door of tho distributor and ho has a
trunkfull of figures to iprovo it . To
day there is moro grain, moro leathor,
more beef nnd hog meat, moro wool,
and cotton, yet tho gulllblo Amorlcan
public Is led to bollovo till thoso com
modities are short and thoroforo cost
Tho now Bocrotnry scoffed at tho
Idee, of a ferncrs' strike. Ho depre
cates such talk as foolish, as farmers
are. not tho sort of citizens who will
strike. All they aftk Is something like
n squaro deal, although they nro not
getting It now.
"Pricos of foodstuffs, shoos, cloth
ing nnd other necessities, in mnny
cases aro 100 por cent higher than
they should bo," ho declared, "but
tho remedy for this condition Is not In
my department. That is a tnnttor for
tho dopartmont of Justice."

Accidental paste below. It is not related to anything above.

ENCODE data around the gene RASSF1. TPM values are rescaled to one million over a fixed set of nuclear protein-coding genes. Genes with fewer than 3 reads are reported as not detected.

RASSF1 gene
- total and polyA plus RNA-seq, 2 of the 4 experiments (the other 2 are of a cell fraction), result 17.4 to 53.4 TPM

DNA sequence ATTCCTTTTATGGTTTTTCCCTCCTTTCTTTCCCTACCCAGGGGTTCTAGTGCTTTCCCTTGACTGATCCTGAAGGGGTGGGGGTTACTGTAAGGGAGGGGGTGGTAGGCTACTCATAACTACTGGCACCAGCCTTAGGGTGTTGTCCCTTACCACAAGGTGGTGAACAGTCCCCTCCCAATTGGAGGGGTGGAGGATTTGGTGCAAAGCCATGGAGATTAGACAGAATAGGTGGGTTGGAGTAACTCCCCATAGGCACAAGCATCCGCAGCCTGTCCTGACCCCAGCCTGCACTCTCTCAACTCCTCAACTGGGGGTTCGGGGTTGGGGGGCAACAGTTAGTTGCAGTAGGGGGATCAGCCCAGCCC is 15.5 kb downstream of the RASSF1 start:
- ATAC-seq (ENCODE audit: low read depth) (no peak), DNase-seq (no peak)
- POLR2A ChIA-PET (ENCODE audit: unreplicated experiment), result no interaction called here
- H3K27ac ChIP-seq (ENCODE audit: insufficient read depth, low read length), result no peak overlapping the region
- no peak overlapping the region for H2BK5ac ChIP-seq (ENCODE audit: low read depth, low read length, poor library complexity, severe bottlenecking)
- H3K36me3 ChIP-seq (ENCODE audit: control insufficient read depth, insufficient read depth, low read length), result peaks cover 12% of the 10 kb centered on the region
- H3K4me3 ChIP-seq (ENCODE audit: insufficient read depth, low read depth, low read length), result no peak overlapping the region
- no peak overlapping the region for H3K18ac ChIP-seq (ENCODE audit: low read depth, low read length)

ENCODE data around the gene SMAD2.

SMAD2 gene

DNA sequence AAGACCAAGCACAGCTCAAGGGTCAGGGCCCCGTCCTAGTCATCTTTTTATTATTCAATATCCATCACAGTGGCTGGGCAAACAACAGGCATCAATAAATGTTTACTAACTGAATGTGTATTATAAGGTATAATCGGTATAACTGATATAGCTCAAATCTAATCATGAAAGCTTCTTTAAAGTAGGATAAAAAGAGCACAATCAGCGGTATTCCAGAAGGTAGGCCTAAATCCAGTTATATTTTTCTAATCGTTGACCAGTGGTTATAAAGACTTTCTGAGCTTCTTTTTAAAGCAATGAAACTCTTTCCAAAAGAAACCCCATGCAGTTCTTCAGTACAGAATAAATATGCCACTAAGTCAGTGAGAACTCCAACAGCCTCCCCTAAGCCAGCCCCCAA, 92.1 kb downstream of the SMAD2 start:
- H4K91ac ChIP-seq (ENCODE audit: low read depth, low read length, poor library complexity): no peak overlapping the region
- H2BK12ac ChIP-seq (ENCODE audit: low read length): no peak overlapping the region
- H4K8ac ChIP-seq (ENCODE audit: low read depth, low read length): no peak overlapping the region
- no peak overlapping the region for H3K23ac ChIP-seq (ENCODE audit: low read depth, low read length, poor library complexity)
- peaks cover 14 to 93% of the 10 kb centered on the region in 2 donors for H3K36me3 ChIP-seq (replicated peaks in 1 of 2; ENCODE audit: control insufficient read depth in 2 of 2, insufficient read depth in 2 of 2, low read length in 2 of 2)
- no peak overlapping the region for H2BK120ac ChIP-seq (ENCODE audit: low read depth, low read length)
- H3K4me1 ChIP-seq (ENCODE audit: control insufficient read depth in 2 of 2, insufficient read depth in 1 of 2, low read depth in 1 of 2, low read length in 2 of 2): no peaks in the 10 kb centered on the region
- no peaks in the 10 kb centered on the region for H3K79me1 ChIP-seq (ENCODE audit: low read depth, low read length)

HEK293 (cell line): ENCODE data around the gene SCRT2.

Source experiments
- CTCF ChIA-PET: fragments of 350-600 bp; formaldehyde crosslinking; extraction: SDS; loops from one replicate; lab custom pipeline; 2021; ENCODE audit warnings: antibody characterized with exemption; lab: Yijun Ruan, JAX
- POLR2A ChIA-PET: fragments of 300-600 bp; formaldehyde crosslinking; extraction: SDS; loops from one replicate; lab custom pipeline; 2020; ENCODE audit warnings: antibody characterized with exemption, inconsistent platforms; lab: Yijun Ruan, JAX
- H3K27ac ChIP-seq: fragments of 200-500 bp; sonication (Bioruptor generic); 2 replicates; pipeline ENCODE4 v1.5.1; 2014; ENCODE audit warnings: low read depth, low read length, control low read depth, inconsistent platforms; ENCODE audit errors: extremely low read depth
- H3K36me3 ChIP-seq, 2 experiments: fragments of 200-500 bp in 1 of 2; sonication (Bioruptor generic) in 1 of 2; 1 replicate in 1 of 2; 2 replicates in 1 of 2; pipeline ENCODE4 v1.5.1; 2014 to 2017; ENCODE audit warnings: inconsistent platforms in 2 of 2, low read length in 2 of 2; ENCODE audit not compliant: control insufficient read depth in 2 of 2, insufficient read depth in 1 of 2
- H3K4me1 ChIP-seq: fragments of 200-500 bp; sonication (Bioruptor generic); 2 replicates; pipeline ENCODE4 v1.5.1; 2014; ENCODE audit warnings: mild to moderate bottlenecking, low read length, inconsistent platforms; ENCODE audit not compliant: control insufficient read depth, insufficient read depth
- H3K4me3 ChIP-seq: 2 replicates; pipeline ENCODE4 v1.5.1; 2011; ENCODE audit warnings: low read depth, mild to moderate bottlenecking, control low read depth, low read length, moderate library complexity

Lofty resolutions by conferences
aro treated as a Joke by tno avari
cious dealers. WhaJ, s needed is for
ovory Individual to bftwl ,rid' fight nnd
rofuno to pay outrageous prices or ac
cept shoddy goods at any price,
Itenuhllpnn KiiitamIu Tnnutni
13atnbrldgo Colby, Qf Now York, who
was ono or mo loaaorn in tno progross-
lvo nnrtv undor Thwrlnrn Tlrvsivilf
will succood Robert Lansing, as secre
tary of stato, Announ.cqment of bin
euiocuon oy rrcsiuent wuson was
made "Wednesday nt tho "Whlto Houso.
On tho odgo of civilization thoro are
no traditions. Men moot life with all
tho strength of , soli I within thorn.
That Is why the greatest storlon havo
always boon written, not of the nt
rophlsed emotions of soolcty, but of
tho virile 'peoplo ncarost tho groat
outdoors. Thoro men may bo good
or bad but wliatover thoy aro thoy
nroMjtrong. "Tho lllvor's End" Is a
stoiy of advonturo and a story of